Microsoft's Xbox One Has Morphed Into A Monster

Although Microsoft were of to an extremely bumpy start with regard to their Xbox One, changes being made now are quickly reverting the damage done to try and make the system seem a more feasible option to potential buyers, they've turned their system into a multi-media monster which proves to be a fitting change when compared to the Xbox One we previously knew.

The first step taken to make the Xbox one was the reverted DRM ("Digital Right Management") scheme that unfairly restricted the Xbox One from working when not connected to the internet. Having originally been announced at Microsoft's Xbox One show, the backlash was tremendous, the public uproar from Microsoft's announcement clearly taught them a lesson which led them to remove this feature, one week after the announcement. This was a win for the consumer.

The next step taken by Microsoft was the announcement of Xbox One development for Indie developers. Rather than making it difficult, Microsoft built the Xbox One to be a devkit - this means that every system can be used to develop games - this therefore was yet another tick in Microsoft's good books and showed they were listening to the consumers; however, regardless of this change, the system still remains anti-Indie developer because the fee required to publish a game patch it phenomenally high for small developers which most definitely would deter the non-passionate from publishing on Xbox and lead them to the Indie-friendly competition, Sony with their Playstation Vita and Playstation 3/4 systems.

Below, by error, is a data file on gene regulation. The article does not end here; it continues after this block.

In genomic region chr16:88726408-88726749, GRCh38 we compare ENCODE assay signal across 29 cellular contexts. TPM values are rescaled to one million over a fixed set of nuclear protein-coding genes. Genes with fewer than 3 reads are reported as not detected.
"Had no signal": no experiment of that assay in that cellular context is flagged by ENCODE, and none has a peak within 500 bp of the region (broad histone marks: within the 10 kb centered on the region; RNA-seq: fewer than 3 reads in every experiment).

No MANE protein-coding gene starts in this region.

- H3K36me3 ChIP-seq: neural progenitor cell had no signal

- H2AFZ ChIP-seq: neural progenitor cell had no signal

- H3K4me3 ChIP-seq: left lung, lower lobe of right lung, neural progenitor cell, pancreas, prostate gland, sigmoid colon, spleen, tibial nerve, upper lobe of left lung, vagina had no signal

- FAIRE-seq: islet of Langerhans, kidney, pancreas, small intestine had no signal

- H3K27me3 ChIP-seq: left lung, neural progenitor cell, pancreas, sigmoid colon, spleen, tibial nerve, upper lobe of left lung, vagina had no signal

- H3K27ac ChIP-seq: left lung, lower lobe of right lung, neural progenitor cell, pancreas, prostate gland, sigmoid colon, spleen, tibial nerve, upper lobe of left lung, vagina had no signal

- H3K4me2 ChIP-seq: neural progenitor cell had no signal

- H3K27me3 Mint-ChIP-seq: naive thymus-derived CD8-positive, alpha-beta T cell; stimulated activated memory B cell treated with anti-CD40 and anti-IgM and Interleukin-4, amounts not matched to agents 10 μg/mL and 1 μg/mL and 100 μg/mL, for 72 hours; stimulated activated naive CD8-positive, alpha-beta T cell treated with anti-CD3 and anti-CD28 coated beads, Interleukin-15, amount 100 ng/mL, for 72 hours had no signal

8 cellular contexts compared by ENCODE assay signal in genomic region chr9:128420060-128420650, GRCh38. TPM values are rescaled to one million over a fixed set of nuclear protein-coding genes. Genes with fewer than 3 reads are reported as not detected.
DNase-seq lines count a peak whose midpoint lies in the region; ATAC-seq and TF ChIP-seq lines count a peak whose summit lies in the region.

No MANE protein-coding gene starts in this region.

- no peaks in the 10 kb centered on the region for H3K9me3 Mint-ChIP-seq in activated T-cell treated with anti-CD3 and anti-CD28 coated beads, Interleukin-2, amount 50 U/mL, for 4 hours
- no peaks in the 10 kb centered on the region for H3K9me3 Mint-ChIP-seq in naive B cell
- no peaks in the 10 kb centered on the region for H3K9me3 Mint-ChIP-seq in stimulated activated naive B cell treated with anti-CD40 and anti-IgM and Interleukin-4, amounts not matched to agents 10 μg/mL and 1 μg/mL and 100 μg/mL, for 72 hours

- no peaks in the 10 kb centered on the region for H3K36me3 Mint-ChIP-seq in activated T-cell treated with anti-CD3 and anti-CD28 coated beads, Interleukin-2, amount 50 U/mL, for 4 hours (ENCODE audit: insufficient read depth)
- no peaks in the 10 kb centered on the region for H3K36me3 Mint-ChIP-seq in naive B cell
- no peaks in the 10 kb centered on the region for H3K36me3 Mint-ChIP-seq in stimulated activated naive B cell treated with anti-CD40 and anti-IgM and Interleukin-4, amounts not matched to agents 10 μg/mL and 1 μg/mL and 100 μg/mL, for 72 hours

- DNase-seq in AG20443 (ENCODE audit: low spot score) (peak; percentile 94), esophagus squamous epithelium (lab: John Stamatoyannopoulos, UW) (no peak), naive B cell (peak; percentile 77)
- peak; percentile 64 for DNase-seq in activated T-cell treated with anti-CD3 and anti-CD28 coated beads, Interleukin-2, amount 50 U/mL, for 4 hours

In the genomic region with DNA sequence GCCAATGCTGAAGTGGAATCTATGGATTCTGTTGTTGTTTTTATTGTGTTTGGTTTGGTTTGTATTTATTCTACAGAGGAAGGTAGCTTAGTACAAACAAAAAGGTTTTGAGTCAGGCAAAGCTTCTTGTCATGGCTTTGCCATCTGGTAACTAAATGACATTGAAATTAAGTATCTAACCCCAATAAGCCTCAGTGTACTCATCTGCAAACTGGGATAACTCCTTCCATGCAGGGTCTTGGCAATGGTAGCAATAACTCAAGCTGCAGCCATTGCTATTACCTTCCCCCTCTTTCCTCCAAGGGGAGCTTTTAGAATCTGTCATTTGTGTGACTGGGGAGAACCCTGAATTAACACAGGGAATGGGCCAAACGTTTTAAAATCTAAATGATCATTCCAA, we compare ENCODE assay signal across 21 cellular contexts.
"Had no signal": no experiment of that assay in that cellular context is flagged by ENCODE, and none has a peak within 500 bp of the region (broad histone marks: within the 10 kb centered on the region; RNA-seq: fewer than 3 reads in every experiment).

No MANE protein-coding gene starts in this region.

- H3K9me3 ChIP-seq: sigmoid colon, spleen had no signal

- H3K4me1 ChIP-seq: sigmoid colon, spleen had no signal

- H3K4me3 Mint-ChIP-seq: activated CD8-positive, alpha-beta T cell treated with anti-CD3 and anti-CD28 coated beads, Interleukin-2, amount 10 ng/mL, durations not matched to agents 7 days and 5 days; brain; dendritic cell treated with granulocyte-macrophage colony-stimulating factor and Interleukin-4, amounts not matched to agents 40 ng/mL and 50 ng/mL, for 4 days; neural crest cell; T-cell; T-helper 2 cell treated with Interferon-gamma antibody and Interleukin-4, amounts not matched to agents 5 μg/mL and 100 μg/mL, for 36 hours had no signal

Another point to Microsoft came through Don Mattrick's resignation - the universally hated President of Interactive Entertainment at Microsoft. Such a resignation left many gamers feeling hopeful with regard to Microsoft's future and positive vibes were left in his place.

So with all these issues resolved one would assume the system is perfect now, right? Regrettably, that is not the case. The system requires a "Kinect" camera to always be connected and some believe the system looks ugly calling it a "VCR". In light of Microsoft's recent changes, Xbox fanatics remain hopeful that they scratch out those itches before the system's launch this Winter 2013. Despite these changes the Ps4 still remains the most popular option as numerous online polls depict, can Microsoft win back some of their user base following their post-E3 mistakes? Hopefully they can, also, let's remain hopeful that the crossfire of wrong information from Microsoft officials ceases to be and they all learn the system's details correctly to avoid confusing the consumers. Moreover, the price of the Xbox One is still higher than Sony's PS4 despite having inferior specs, can Microsoft adjust the price before launch? Only time will tell if these changes happen.

5 comments:

  1. This comment has been removed by the author.

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  2. "the fee required to publish a game and* patch it are* phenomenally high for small developers" This is no longer true I believe...

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  3. more viable by becoming more like the PS4. Isn't that kind of ironic? XD

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  4. I'd argue that the things people hated about it before have been fixed now, so what's the reason to get a PS4 again?

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